Why Employees Can Wreck Promotional Offers
In theory, the social media site Groupon is a win-win for consumers and businesses. Shoppers get deep discounts at stores and events, and companies get a massive influx of customers. But there’s a crucial weak link in the chain, a vulnerability faced by any service company that’s offering a promotion: Employees.
If employees at a company using Groupon aren’t happy with the promotion, my research shows, customers may have a bad experience, and the company may obtain no long-term benefit. And many employees aren’t happy when Groupon comes on the scene: They’re the ones serving the meals and waxing the eyebrows of customers who are sometimes less than gracious.
“Most of the Grouponers are deal seekers,” one restaurant owner said during a survey I conducted of 150 businesses that used Groupon from June 2009 to August 2010. “They felt entitled to special treatment, didn’t spend more than the price of the Groupon item itself, and didn’t tip.”
Groupon is the best-known of several new sites that marry social media and coupon marketing. (Others include Living-Social, BuyWithMe, and Scoutmob.) It offers a daily deal—$50 worth of clothing from The Gap for $25, for instance, or a $175 facial for $59. The coupons are valid only if a certain number of people buy them, so would-be users must rally their friends, typically via Facebook or Twitter. Some deals attract more than 20,000 buyers.
Many coupons are for things you don’t usually see discounted—artisanal bread, kayak rentals, helicopter-flying lessons—and many of the participating businesses have little experience with coupons and bargain hunters. As a result, managers may fail to anticipate how an onslaught of customers will affect their employees. Workers often resent the extra work they have to do and don’t grasp the logic behind the special deal. “Some employees thought we shouldn’t be giving away the product for so little,” one business owner told me.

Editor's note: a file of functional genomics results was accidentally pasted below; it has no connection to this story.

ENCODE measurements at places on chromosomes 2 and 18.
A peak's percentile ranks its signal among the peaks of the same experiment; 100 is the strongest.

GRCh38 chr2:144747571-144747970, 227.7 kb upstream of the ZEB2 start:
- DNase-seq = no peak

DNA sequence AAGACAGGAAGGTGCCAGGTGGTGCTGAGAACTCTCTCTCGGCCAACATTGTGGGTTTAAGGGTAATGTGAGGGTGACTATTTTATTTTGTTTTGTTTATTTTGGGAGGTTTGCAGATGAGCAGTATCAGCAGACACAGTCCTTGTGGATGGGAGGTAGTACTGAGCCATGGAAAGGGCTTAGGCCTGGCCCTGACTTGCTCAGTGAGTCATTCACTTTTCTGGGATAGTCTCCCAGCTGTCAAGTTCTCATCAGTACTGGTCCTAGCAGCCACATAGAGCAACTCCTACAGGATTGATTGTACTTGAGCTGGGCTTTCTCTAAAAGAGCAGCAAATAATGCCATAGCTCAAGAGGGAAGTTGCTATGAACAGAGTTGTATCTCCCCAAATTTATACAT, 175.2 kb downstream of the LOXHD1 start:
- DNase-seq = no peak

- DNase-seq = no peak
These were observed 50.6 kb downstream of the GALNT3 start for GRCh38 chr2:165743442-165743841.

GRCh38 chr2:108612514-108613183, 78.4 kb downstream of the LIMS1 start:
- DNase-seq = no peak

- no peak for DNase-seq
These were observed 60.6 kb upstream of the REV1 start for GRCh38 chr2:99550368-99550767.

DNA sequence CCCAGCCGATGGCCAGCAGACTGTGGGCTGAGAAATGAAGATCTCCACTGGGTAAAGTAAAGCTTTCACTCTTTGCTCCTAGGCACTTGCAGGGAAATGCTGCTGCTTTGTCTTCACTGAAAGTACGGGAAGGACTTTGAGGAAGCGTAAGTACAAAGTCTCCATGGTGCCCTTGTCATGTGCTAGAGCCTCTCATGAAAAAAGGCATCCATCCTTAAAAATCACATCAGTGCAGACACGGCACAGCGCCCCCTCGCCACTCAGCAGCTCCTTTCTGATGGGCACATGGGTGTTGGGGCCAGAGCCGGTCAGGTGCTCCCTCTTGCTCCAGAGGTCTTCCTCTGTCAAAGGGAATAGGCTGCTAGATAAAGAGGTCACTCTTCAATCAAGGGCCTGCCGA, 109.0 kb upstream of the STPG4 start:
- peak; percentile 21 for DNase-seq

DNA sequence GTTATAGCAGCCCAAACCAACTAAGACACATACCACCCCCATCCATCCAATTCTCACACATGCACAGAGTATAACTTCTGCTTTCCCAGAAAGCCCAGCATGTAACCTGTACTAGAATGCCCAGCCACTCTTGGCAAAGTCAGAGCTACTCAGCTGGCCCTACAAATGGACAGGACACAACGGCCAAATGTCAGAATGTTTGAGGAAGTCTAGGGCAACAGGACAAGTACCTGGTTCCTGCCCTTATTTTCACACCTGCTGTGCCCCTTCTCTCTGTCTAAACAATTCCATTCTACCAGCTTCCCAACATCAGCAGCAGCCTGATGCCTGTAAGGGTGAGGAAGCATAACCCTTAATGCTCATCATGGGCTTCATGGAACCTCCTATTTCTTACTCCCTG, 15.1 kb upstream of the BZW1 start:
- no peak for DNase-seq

Overworked or skeptical employees are less able (or inclined) to create a positive customer experience. Their behavior can make the Groupon offer backfire, since two keys to reaping profits from the coupons are getting the Grouponers to buy items in addition to the discounted one and to become repeat customers who will pay full price in the future. In fact, preparing employees for upcoming promotions and obtaining their buy-in is the most important factor influencing a Groupon promotion’s success: Employees at businesses where the coupons generated profits had a 63% higher satisfaction rate, in terms of how they viewed customers, than employees at businesses where the promotions failed. This association is compelling evidence that managers deciding to try Groupon should take steps to keep their employees content—for example, by agreeing ahead of time to compensate them for longer hours or lower tips.
Another important variable affecting the success of Groupon discounts, of course, is how many of the coupon users are new customers; giving existing customers a lower price will hurt, not help, long-term profits. But it’s hard to overstate the value of getting employees into the right frame of mind for Groupons—or any promotion, for that matter. Your employees stand between your product and your customers, and ultimately they’re the ones who will make a promotion succeed or fail.
HBR Reprint F1101C
Utpal M. Dholakia is an associate professor of marketing at Rice University’s Jones Graduate School of Business.